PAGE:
BEFORE we start — and by we, I mean me the column and you the reader, not the royal we, unless I have undiagnosed sunstroke — a quick disclaimer. At the time of writing, it was summer, writes Suzanne Harrington
I am working on the assumption that it still is. Summer. All hot and bright and insanity inducing.
Which is great, no? Perks us right up. Plodding along in the damp grey fifty-one-and-a-half weeks of the year, wondering if we are still actually alive, and a blast of solar power transforms us into shorts-wearing, toe-baring, ice-cream slurping, park-undressing, skin-burning creatures laughed at by countries who know how to do summer properly. The Spanish call us gambas — prawns — on account of our willingness to self-immolate on their beaches, like prawns voluntarily hurling themselves onto the barbecue, marinaded in lager, and a dangerously low SPF. We don’t care. We love it.
And then we ruin it. The worst sound of summer is not the screams of drunken sunbathers awakening with second degree burns, but that horrible squeak of a rusting cobwebby barbecue being wheeled out, because it’s summer and we are obliged by law to incinerate our food outdoors. But why? Why would anyone want to do that? With a well equipped kitchen mere yards from your garden, why would you want to do major cooking outside on a wonky smoky apparatus that absolutely nobody knows how to use properly?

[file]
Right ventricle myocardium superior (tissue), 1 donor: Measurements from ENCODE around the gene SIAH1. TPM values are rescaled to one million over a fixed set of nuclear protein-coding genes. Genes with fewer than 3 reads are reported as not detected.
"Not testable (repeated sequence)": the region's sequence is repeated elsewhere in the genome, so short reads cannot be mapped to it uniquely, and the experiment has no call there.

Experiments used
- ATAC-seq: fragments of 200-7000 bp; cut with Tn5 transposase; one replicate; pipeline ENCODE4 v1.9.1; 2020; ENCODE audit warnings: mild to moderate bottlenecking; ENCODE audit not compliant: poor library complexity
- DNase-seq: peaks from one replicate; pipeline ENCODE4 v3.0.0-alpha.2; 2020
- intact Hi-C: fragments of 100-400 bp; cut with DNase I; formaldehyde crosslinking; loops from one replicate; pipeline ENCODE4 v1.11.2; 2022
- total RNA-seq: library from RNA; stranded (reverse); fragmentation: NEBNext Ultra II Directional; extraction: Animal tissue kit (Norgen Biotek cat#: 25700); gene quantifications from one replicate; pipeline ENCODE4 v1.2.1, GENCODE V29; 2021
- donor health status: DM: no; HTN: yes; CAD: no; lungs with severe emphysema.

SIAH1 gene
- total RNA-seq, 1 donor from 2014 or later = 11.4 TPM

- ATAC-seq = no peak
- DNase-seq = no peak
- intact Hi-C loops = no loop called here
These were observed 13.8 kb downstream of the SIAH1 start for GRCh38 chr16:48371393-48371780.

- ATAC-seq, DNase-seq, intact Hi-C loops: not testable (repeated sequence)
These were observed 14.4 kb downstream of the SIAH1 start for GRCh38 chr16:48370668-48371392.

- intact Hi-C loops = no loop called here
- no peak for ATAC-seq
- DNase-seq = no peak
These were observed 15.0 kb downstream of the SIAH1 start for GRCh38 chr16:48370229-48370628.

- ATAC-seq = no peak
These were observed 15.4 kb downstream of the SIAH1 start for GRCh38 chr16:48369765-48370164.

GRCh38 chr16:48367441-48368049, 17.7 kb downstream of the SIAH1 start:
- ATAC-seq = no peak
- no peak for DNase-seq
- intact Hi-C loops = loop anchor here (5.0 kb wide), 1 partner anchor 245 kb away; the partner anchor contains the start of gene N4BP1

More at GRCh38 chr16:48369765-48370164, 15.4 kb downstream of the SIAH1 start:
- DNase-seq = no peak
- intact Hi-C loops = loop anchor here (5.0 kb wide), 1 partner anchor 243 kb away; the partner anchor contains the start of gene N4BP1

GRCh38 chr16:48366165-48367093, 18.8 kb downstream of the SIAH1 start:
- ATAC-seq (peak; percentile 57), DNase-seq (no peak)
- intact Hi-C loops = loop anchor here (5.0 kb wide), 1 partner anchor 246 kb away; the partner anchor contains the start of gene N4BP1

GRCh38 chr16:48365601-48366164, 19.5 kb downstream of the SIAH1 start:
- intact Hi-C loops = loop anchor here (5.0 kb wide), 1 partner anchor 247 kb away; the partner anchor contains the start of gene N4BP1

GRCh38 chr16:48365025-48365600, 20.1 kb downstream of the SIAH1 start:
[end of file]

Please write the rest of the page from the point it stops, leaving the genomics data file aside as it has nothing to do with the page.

Oh but food tastes so much nicer outside, clamours everyone immediately. Yes. Of course it does. Eaten outside, not cooked outside, unless you are camping, which is obviously completely different. Cooked in your back garden, by a tongs-wielding individual besieged by sudden onset culinary manspreading — the same individual who could not normally find their own fridge — is a flame grilled recipe for botulism and divorce. Salmonella in a leaky napkin. With a floppy bun and raw cabbage suffocating in mayonnaise on the side. Mmmmm.
Your guests, although initially game, will soon be looking sweaty and uncomfortable with mustard and melted grease running down their chin, wishing they didn’t have to denote ‘informal’ by drinking beer from the bottle and wondering how soon it would be polite to slope off and have a nice sit down in their own garden.
And coleslaw. Did I mention coleslaw? Who invented THAT?
There’s no need to ruin our precious, fleeting summer with barbecues.
Honestly, it’s okay not to have one. If you need a mating ritual to pep up a tired marriage, perhaps try swinging instead? Less chance of food poisoning. Or have a cool, civilised picnic, far from your garden in deepest countryside, all blankets spread on the grass, wicker baskets, and chilled drinks — out of proper glasses, thanks — and food you can eat without smearing all over your face. Lie back, and luxuriate in the peaceful hum of wasps.
Bring on the summer — but don’t bring out the barbecue
© Irish Examiner Ltd. All rights reserved